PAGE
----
It's going to hurt. You're going to fall a lot. You'll want to give up. You won't be able to walk the next day.
These are all the things I was told by everyone whom I informed that, at age 32, I was going snowboarding for my first time.
And they were right. I fell, it hurt, many times I thought to myself, sprawled out on the snow with my tailbone throbbing, ‘I should just call it,’ and sure enough, I could not walk the next day. In fact, a week later, I still haven't regained my pre-snowboarding gait.
But, all my advisers also told me I'd get hooked on snowboarding. That as a surfer, I'd find a similar satisfaction in flying down a hill as I did flying down the line, and I'd fall in love with the crisp air, expansive views, and blissful quiet of a snow-covered mountain. And about all of that, they were also correct.
One week later, I remember faceplanting off the chairlift before my first run. I remember feeling like I was getting the hang of things and picking up speed, then catching my heelside edge and slamming into the snow, butt first, head second.
But what I don't remember is ever feeling cold, or wet. I wasn’t fidgeting with a zipper, or nursing a chafe. I never cursed my boots for hurting or my goggles for not shielding the glare, and miraculously, when I careened backwards down the hill and slammed my head into the snow, I don't remember it hurting for even one moment.
And that's thanks to the gear I wore. Because while it may be a disadvantage to be in your thirties when you pick up a new sport, the one perk of being an adult is that you're wise enough to not mess around when it comes to your kit. I knew if I was cold, or uncomfortable, or didn't trust my equipment, I'd be done snowboarding before I ever even started.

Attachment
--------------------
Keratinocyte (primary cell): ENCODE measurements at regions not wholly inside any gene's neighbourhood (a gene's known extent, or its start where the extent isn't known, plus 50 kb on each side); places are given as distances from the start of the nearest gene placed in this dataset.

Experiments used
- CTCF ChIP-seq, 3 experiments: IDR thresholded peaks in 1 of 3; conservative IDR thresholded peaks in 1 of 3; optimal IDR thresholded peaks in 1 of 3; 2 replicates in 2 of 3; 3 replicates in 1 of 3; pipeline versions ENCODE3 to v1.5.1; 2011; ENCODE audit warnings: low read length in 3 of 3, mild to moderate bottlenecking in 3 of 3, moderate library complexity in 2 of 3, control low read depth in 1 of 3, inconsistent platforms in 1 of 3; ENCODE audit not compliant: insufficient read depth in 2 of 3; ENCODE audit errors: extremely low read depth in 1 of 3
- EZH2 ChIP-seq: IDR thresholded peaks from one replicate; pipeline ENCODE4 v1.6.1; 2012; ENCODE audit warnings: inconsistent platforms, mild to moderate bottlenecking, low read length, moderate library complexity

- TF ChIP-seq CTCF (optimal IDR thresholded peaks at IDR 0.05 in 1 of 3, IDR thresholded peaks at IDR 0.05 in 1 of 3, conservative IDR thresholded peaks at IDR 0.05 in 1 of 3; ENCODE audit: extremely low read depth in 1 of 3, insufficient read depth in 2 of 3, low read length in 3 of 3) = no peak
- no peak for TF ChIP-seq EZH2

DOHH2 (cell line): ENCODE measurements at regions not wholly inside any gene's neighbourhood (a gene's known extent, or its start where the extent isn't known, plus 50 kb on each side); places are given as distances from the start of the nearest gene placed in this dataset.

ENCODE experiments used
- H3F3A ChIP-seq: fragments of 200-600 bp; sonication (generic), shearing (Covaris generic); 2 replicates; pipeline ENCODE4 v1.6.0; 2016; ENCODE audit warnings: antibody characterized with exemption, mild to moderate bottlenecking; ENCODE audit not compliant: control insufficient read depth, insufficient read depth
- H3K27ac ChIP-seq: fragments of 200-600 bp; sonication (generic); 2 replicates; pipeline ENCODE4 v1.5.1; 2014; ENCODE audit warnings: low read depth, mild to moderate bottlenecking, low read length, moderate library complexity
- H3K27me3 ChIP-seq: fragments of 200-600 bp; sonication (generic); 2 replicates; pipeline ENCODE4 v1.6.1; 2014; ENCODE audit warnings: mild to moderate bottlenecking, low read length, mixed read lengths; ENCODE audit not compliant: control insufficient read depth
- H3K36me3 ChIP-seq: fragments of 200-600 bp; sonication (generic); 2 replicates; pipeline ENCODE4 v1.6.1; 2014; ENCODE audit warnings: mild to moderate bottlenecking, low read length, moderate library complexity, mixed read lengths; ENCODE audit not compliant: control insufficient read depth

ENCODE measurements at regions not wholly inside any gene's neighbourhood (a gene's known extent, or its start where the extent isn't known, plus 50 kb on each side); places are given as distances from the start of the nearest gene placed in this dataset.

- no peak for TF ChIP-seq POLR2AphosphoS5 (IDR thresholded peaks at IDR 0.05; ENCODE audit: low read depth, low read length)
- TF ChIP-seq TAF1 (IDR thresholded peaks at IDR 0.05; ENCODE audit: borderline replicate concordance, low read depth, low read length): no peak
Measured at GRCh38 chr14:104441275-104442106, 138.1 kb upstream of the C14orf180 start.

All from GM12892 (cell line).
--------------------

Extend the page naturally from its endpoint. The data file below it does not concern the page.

So here's the gear I wore on my first snowboarding trip. It kept me warm, dry and safe, and looked good too. My riding style, however, could still use some work.
The fact that I didn't notice hitting my head on my first run is thanks to the Smith Mirage Helmet, which fully absorbed the impact and kept me safe and comfortable. As someone who overheats quickly in headwear, I appreciated the 14 vents throughout the helmet, as well as the lightweight construction that made me forget I was wearing a helmet at all, until it really counted.
The Mirage comes in muted, matte colors, which was nice as I tried not to draw too much attention to myself, and has a very approachable price point ($100) for a beginner not ready to commit to the more high-tech stuff (the Mirage helmet comes with MIPS technology for $30 more).
Comfort was what I valued most about the Smith Skyline Goggles with Chromapop. The 3-layer face foam wicks moisture away from your skin and a wide, silicone-backed strap clips onto your helmet to prevent slippage while riding.
On a bright, sunny day, the Chromapop lens kept my eyes comfortable and everything in my vision bright but inoffensive. The rimless design maximizes field of vision and also gives you a cleaner profile. The Skyline is meant to be a more price-friendly alternative to their I/O model with interchangeable lenses. This was a great entry-level goggle that provided comfort for my face and eyes all day long.
As a beach baby, my biggest fear on this trip was getting too cold, a surefire way to lose motivation. That was never an issue thanks to the Burton Base Layer Midweight Merino Crew and Pant.
To the touch, these are incredibly thin and soft baselayers, but they pack a mean punch in the cold, and kept me insulated and toasty in 10-20 degree weather. Worn multiple days in a row, these base layers maintained their stretch all week long. Any moisture dried super quick, and the softlock seams meant zero chafe even on the first wear.